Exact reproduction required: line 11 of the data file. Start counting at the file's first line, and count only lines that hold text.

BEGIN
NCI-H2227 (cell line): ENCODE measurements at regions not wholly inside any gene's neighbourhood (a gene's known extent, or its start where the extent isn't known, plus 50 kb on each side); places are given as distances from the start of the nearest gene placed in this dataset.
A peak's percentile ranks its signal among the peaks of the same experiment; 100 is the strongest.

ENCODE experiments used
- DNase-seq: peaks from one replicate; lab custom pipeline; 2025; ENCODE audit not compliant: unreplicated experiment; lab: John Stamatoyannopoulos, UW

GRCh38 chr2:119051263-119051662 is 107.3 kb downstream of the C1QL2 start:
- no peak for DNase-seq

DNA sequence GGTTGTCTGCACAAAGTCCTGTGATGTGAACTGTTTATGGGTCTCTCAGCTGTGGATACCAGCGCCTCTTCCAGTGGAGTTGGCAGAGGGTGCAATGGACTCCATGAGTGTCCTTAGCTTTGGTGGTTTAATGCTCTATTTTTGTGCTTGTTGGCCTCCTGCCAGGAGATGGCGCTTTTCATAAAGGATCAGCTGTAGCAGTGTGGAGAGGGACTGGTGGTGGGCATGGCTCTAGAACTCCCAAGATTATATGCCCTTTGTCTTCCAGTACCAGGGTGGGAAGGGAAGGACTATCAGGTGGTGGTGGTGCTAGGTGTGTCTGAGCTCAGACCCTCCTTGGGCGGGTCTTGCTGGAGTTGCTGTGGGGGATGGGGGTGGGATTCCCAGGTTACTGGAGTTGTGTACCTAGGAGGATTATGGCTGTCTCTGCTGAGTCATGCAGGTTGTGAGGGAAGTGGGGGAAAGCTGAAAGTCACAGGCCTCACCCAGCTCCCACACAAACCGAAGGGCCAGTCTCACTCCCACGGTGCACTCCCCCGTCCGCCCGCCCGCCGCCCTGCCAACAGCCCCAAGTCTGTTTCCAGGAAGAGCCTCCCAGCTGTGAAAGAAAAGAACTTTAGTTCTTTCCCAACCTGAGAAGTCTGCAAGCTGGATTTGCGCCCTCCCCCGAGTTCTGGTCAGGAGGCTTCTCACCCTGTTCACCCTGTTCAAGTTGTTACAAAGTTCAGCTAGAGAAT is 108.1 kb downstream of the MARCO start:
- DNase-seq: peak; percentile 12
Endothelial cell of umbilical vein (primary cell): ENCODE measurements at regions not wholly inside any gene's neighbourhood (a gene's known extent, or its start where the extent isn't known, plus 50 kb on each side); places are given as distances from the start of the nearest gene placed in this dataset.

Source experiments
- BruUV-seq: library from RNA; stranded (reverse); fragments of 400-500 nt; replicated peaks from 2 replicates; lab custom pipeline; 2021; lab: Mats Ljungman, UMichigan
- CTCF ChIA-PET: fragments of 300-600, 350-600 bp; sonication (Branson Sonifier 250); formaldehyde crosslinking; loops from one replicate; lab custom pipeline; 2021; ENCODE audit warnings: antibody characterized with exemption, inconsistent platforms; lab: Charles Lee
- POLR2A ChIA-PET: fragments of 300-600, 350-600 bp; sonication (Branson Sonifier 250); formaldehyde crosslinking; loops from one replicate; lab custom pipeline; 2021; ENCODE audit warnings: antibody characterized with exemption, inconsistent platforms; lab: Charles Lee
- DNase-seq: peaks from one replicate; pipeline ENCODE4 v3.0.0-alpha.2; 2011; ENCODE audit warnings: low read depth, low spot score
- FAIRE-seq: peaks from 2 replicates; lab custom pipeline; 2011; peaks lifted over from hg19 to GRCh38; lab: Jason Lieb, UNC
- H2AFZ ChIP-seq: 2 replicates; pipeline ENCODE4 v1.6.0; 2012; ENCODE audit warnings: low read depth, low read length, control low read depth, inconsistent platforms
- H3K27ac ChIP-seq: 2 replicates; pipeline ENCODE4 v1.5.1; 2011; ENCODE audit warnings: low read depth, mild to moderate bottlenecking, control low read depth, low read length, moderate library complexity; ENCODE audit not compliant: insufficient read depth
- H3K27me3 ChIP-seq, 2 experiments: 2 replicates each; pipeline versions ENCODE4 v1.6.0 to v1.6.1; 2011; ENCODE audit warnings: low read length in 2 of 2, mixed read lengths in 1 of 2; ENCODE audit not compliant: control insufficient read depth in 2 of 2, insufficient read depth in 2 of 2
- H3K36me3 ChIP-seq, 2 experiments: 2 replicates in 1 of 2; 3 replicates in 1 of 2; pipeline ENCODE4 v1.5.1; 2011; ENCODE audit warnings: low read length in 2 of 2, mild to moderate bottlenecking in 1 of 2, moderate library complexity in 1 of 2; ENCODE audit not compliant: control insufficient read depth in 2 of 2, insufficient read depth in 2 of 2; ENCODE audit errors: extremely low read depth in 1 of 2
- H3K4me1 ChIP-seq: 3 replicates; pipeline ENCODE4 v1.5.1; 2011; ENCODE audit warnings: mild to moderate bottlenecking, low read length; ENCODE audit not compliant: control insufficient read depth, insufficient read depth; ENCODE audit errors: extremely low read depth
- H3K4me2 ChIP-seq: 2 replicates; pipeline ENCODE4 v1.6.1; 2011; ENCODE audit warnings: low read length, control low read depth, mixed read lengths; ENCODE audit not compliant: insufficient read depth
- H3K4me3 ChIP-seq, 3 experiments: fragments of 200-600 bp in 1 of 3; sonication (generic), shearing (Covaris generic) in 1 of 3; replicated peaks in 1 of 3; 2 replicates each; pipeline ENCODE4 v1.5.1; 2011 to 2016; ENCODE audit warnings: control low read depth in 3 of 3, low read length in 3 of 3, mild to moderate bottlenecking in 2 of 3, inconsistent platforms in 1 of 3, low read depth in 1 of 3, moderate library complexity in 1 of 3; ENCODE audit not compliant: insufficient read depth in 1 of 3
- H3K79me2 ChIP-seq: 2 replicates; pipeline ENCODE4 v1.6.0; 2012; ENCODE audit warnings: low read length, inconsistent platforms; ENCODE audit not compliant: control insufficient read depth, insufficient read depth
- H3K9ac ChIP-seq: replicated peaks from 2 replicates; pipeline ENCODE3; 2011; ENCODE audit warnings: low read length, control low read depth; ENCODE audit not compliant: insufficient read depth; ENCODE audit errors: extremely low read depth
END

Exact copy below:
- BruUV-seq: library from RNA; stranded (reverse); fragments of 400-500 nt; replicated peaks from 2 replicates; lab custom pipeline; 2021; lab: Mats Ljungman, UMichigan